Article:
How to Actively Listen to Your Friend

PRINTER FRIENDLY VERSION

What is Active Listening?

Active listening is listening to your friend attentively and showing that you are listening. Active listening is an important component of communication since it can make your friend feel that you truly care about what they have to say and can understand their feelings. Listen to what your friend has to say, don't disrupt them—being heard and understood can be quite helpful.

How do I “Actively Listen”?

  • Seek to understand the your friends situation, meaning, and emotions
  • Use minimal encouragers such as, “Uh, huh”, “I see” and “I understand”
  • Use open-ended questions and statements such as, “Can you tell me what you mean...” or “Explain more about....”—this gives them the opportunity to let them be heard.
  • Reflect on their feelings and paraphrase—be their mirror, let them know that you are truly listening to what they are saying.
  • Highlight the feeling words for example:
    “So, what I heard you say is that you are frustrated because...”
    “Wow, it sounds like you are really overwhelmed with school”
  • Clarify as needed, Check out/clarify key words
  • “So, how are you experiencing it?”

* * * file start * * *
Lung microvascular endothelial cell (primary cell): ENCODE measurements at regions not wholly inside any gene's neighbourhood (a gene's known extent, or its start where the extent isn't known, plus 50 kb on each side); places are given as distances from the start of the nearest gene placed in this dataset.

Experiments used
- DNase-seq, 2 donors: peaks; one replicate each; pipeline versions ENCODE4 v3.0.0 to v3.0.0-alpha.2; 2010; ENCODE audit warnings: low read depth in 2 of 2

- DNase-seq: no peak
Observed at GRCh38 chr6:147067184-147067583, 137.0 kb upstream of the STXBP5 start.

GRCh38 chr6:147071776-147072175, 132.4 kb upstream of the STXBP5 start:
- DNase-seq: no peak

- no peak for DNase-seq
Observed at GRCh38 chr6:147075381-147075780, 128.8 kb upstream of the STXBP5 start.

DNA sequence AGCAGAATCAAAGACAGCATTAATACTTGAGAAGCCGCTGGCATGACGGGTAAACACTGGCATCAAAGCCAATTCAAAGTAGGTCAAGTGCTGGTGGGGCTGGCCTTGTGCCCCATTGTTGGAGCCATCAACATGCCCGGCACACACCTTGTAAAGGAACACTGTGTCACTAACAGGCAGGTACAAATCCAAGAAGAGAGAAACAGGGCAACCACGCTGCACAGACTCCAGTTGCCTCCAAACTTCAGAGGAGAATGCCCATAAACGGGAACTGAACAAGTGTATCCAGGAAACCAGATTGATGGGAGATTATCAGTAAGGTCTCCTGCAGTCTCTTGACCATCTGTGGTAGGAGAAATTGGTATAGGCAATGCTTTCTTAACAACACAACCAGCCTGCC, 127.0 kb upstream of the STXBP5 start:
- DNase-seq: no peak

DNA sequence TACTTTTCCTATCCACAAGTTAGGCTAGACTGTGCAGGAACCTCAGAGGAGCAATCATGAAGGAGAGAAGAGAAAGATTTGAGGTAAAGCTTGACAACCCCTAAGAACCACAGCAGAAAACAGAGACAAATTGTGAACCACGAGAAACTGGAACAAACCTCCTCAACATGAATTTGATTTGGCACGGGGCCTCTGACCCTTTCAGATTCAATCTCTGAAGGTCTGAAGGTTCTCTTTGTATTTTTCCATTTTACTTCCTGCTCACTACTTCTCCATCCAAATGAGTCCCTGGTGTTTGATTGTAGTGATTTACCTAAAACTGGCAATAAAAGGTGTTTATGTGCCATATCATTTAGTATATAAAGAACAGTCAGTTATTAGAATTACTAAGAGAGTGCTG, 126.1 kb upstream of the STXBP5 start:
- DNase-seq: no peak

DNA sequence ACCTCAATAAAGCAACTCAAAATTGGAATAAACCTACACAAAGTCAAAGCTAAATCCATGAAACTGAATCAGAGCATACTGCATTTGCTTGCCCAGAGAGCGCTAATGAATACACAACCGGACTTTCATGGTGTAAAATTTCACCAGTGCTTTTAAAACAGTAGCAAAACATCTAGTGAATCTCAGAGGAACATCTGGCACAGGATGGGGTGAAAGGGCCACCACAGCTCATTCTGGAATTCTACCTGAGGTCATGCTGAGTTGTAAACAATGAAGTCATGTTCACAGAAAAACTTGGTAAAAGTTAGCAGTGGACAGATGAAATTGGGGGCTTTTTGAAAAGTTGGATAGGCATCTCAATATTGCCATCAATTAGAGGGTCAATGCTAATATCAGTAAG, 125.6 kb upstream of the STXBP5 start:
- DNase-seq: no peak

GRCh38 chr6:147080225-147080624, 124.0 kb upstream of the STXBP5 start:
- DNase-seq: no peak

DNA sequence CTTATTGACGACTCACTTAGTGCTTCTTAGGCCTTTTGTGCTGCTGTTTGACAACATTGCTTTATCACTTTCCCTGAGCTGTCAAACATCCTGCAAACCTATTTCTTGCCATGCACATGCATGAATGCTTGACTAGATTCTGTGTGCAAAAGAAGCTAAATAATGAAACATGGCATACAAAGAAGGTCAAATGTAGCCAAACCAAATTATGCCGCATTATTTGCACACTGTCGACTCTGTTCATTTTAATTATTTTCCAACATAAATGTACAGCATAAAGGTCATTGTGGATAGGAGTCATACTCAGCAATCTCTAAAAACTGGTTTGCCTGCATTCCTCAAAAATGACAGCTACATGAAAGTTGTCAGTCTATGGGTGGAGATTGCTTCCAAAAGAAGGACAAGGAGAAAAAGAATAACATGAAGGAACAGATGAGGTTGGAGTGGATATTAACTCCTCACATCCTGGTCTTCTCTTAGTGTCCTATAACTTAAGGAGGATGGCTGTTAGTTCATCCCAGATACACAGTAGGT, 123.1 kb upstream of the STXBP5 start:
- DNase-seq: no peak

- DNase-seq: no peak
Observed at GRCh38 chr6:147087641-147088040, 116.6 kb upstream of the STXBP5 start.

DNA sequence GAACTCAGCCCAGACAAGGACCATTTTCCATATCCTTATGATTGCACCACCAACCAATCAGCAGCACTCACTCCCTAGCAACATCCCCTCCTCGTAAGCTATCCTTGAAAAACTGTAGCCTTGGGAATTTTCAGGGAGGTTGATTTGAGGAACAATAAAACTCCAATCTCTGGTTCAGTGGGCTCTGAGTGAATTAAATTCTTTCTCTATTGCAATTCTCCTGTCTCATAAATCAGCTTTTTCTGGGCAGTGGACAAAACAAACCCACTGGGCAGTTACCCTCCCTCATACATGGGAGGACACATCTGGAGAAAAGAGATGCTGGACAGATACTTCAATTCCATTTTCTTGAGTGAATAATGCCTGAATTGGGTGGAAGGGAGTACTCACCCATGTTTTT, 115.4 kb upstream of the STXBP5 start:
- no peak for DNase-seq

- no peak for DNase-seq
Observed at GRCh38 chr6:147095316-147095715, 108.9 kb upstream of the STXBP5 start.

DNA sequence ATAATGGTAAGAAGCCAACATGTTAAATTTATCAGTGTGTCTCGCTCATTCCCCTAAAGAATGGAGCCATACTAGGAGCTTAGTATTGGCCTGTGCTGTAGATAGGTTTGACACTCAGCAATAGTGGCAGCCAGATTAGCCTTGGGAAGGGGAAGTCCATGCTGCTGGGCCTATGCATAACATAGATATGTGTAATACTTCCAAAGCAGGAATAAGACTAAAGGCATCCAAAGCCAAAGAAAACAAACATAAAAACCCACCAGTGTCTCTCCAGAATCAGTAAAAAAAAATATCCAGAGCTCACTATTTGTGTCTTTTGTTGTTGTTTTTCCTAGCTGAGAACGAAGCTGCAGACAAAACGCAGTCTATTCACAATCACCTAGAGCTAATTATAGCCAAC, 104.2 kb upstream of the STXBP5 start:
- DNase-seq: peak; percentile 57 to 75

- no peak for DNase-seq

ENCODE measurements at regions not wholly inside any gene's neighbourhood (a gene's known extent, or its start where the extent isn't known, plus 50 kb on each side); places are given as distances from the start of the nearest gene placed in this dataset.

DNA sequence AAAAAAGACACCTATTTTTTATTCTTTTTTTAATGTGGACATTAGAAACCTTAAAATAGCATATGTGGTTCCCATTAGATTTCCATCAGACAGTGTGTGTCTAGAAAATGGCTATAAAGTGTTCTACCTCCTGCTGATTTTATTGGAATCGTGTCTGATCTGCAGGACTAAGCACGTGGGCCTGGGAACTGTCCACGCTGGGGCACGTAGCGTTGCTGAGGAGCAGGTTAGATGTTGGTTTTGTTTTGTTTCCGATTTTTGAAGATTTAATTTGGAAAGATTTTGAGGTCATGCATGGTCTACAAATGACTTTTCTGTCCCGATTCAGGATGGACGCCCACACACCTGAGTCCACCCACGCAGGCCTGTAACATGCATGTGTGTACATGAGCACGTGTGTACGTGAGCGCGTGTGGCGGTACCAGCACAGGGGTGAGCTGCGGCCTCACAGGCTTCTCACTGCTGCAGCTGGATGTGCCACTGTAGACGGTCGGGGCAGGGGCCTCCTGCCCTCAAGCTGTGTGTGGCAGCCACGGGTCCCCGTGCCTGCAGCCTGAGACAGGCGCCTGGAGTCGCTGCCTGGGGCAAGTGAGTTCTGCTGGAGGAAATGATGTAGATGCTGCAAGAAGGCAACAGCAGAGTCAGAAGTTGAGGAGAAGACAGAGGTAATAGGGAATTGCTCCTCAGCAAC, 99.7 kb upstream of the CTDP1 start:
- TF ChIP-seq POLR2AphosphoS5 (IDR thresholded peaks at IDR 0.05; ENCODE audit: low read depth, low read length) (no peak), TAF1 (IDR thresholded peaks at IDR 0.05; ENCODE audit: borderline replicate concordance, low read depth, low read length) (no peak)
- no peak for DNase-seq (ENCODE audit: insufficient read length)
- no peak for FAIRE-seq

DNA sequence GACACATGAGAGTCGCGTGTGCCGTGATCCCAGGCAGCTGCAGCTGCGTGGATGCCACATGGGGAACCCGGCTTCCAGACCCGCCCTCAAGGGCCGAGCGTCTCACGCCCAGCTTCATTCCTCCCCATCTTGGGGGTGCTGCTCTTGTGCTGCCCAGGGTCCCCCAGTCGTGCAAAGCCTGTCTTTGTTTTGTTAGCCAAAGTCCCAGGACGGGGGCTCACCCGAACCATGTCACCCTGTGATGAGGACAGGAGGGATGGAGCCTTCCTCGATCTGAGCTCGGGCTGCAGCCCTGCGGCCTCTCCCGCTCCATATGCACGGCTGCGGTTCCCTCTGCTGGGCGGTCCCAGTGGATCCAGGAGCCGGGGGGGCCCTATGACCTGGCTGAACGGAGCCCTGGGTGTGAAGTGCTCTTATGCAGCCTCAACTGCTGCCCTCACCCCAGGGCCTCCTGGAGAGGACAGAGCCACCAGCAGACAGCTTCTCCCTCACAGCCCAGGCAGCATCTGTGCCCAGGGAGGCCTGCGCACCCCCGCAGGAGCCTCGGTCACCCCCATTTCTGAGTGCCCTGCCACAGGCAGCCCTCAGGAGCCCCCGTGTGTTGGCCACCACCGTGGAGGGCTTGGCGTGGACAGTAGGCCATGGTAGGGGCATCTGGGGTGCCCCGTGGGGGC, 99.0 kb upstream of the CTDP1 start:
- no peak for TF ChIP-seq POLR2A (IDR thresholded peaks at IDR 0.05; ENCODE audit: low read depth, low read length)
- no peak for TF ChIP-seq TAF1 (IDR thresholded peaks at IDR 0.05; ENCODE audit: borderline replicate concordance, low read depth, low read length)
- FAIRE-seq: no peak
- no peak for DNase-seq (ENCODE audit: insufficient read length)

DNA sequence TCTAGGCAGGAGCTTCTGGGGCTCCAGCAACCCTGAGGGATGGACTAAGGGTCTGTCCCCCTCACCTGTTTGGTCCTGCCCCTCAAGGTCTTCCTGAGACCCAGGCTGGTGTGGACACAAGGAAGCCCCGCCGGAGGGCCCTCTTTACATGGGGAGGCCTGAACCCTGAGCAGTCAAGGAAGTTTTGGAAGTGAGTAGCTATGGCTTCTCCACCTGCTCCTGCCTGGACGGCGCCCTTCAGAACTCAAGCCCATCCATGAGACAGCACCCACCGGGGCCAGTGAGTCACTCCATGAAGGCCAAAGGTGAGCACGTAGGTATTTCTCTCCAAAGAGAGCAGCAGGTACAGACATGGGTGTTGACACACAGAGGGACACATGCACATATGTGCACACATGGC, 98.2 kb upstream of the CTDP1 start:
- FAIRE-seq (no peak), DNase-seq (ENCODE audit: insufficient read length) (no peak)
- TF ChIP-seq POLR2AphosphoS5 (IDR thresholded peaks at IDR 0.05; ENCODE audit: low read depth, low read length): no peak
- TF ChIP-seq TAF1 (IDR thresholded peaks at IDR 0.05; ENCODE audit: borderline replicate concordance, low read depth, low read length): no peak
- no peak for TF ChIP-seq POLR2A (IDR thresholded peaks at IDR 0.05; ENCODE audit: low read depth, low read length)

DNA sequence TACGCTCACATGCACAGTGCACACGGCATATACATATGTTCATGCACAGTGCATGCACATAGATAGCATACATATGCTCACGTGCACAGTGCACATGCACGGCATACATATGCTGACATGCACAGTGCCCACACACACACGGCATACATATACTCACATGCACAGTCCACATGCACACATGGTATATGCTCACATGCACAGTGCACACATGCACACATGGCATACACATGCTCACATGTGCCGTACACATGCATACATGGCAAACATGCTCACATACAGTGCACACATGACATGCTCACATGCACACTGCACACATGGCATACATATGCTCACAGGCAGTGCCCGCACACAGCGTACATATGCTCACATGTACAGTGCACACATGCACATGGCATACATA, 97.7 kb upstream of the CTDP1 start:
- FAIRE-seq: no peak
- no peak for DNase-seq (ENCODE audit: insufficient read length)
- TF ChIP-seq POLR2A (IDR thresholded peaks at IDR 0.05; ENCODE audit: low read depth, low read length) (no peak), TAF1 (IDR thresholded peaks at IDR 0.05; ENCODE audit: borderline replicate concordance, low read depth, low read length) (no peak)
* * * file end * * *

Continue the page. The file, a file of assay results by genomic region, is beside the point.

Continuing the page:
• "What do you mean when you say....”
  • “What makes you believe that?”
  • Provide feedback as needed while remaining neutral and non-judgmental.
  • Validate concerns and feelings—this helps to assure their feelings are important, real and valid.

What are some barriers to Active Listening?

  • Too many Distractions
  • Letting your mind wander
  • Pre-judging the speaker
  • Rushing to solve the problem
  • Signs of needing to leave
  • Not keeping confidentiality—not retaining a sense of trust that information will be kept private
  • “Waiting for my turn to talk”—waiting for your friend to finish sharing so you can bring up a unrelated topic.

How Does Body Language affect Active Listening?

Try to be aware of your non-verbal communication and body language. Sometimes we forget that our body language speaks just like our words do. Make sure that your non-verbal’s are communicating that you are listening.

Try NOT to:

  • Have wandering eyes
  • Tap your feet
  • Have fidgeting hands
  • Be on your phone or texting

Try to:

  • Sit directly across
  • Open posture
  • Eye contact
  • Relaxed posture
  • Lean toward speaker when necessary

 

Source

Information from Andrea Iglesias, Psy.D. , Basic Helping Skills ppt.